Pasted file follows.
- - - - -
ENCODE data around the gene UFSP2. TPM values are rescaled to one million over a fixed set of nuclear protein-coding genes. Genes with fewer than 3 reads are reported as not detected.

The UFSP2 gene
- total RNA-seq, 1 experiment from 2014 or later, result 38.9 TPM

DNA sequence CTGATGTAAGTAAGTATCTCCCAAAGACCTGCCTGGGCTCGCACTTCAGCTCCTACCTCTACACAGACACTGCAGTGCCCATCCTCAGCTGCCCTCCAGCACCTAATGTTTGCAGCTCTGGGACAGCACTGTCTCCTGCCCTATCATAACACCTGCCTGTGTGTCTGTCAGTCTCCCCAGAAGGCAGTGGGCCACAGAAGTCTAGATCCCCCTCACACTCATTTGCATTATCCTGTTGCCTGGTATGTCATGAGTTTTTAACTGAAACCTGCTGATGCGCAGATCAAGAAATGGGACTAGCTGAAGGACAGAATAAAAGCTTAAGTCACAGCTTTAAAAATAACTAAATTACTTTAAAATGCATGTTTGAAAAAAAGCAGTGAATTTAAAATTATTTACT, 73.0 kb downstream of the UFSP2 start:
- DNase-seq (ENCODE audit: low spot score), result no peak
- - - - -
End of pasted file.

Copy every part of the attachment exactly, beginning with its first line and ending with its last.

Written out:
ENCODE data around the gene UFSP2. TPM values are rescaled to one million over a fixed set of nuclear protein-coding genes. Genes with fewer than 3 reads are reported as not detected.

The UFSP2 gene
- total RNA-seq, 1 experiment from 2014 or later, result 38.9 TPM

DNA sequence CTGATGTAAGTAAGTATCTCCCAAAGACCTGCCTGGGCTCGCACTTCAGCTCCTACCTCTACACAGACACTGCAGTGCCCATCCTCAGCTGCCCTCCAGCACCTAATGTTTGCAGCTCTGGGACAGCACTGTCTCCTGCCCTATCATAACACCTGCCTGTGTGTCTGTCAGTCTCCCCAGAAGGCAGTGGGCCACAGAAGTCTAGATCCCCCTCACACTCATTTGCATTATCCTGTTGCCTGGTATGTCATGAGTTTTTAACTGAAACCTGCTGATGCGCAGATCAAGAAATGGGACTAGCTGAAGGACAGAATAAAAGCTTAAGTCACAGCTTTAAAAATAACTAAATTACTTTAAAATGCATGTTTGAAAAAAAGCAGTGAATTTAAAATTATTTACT, 73.0 kb downstream of the UFSP2 start:
- DNase-seq (ENCODE audit: low spot score), result no peak